The Computerworld (US) story, "FAQ: What the SOPA soap opera is all about," which posted to the newswire Friday, incorrectly identified the Stop Online Piracy Act in the first and second paragraphs, which have been corrected and now read, in order:

The recently introduced Stop Online Piracy Act has ignited a firestorm of protest from numerous quarters. Many of those opposed to the bill see in it a cynical attempt by the entertainment industry to impose a sort of Internet censorship regime. Supporters downplay that criticism and say the bill is needed to counter the theft of hundreds of billions of dollars worth of U.S. IP annually. Here's what the big fight is all about.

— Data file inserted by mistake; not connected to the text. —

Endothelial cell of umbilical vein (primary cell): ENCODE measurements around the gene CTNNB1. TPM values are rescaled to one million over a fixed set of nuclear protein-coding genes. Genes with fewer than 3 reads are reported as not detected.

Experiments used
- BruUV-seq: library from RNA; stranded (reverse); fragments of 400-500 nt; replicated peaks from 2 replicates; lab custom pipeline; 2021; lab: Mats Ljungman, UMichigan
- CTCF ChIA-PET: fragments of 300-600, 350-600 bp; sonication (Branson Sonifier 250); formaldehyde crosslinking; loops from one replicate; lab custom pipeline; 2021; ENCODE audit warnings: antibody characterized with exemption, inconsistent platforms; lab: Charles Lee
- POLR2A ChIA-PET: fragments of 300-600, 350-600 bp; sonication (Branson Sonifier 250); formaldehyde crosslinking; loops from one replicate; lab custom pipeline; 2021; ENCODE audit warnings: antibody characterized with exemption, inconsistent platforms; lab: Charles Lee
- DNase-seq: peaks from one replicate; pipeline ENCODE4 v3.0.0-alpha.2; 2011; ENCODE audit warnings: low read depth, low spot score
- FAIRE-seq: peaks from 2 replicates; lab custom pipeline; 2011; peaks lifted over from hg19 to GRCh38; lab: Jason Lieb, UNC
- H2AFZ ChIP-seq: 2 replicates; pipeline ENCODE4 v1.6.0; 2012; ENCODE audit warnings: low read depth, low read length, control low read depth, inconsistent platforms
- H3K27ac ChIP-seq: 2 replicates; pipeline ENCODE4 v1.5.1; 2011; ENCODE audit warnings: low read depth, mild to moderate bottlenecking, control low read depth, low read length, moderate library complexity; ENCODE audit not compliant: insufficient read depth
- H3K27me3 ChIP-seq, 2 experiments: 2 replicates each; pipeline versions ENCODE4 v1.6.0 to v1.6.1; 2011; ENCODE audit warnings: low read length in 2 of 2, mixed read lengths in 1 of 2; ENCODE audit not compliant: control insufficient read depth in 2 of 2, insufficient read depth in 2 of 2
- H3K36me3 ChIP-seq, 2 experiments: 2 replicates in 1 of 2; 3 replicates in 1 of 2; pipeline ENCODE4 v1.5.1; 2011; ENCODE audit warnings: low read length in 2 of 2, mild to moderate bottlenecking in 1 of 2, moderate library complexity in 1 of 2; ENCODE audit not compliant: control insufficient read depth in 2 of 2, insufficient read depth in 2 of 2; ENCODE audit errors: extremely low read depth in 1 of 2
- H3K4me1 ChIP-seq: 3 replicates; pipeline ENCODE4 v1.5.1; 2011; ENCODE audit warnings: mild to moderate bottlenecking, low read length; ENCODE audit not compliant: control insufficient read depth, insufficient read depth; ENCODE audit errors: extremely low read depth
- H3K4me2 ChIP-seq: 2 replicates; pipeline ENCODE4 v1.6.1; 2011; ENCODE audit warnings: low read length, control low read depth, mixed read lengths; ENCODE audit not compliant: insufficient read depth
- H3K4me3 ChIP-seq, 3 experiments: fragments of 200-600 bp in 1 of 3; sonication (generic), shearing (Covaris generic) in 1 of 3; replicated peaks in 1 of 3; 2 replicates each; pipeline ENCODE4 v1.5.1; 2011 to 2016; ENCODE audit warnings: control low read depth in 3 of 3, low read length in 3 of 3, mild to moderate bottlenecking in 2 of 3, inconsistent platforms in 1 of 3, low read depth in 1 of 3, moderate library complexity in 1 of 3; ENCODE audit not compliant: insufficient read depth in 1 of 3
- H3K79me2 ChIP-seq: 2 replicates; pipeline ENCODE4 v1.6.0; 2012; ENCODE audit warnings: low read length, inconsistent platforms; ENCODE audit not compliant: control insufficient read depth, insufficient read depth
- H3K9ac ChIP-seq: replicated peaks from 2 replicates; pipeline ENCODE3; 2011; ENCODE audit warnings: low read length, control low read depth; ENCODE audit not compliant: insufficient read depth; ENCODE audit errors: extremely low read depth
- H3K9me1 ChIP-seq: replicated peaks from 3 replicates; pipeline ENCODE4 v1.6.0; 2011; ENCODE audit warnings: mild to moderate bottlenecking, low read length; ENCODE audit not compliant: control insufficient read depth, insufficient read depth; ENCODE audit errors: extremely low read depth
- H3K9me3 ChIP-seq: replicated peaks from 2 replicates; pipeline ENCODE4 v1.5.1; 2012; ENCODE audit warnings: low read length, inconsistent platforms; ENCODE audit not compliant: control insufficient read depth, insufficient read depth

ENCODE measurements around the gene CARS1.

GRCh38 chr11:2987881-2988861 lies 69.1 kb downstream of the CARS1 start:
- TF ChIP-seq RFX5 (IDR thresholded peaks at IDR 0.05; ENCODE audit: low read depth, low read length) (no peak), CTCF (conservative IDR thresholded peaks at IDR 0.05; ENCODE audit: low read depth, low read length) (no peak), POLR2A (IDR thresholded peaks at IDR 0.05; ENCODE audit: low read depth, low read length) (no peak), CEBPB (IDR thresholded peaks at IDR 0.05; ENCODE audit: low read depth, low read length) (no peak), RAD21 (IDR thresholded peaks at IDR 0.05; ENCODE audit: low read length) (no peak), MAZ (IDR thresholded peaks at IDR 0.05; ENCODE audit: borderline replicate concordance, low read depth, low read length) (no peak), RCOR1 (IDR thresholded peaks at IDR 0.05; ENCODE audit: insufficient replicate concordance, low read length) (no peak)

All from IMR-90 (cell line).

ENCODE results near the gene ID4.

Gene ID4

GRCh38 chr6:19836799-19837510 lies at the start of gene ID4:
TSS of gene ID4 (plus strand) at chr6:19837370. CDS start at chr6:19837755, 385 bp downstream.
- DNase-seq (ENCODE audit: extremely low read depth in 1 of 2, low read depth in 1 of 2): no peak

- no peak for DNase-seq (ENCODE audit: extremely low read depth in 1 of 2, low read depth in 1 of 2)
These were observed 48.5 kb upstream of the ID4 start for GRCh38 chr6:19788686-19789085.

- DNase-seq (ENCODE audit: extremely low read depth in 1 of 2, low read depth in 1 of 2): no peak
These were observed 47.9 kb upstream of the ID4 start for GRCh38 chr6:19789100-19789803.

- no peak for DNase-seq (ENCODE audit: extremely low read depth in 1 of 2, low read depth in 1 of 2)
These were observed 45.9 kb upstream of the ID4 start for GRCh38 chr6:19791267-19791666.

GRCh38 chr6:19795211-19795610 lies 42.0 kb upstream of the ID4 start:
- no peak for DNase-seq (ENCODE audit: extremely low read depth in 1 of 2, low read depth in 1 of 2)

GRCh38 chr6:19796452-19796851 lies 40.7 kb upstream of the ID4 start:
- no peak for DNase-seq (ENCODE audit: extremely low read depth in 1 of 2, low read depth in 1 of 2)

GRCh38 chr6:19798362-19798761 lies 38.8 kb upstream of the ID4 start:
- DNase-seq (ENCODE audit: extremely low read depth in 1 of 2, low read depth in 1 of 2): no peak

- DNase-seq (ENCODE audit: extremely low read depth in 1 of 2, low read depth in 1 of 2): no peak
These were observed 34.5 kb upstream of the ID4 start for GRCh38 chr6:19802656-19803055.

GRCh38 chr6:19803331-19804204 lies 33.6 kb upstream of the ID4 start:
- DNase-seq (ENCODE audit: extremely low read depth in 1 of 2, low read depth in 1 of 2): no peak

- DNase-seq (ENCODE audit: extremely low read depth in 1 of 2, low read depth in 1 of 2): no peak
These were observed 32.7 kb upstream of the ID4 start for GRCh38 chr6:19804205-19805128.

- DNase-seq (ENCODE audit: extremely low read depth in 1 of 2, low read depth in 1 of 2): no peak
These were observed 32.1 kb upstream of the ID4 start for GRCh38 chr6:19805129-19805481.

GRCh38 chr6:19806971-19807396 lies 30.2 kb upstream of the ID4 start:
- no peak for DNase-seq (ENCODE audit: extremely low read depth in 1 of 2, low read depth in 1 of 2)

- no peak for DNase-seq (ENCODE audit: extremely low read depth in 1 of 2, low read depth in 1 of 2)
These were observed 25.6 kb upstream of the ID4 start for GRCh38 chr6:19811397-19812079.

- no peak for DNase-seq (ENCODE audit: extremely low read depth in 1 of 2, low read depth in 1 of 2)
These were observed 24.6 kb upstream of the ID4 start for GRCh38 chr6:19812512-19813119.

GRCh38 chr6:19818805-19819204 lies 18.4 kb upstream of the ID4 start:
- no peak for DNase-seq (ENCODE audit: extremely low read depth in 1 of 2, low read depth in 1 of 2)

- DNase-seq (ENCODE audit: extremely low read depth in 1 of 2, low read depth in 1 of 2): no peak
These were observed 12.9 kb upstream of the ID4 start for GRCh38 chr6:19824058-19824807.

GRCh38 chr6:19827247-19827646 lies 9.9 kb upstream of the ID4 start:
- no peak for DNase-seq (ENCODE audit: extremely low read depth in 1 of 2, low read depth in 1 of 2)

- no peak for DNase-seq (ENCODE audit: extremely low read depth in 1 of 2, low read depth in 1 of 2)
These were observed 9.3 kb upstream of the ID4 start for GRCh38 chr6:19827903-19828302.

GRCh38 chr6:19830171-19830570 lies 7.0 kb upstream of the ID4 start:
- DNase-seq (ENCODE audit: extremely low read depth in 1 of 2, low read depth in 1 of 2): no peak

What is SOPA? SOPA is an acronym for the Stop Online Piracy Act ( H.R. 3261 ). It is a bill designed to make it much harder for rogue offshore sites to sell counterfeit U.S. goods, including fake prescription drugs and copyrighted movies and music. Such sites are believed to be causing tens of billions of dollars in losses annually to U.S. companies.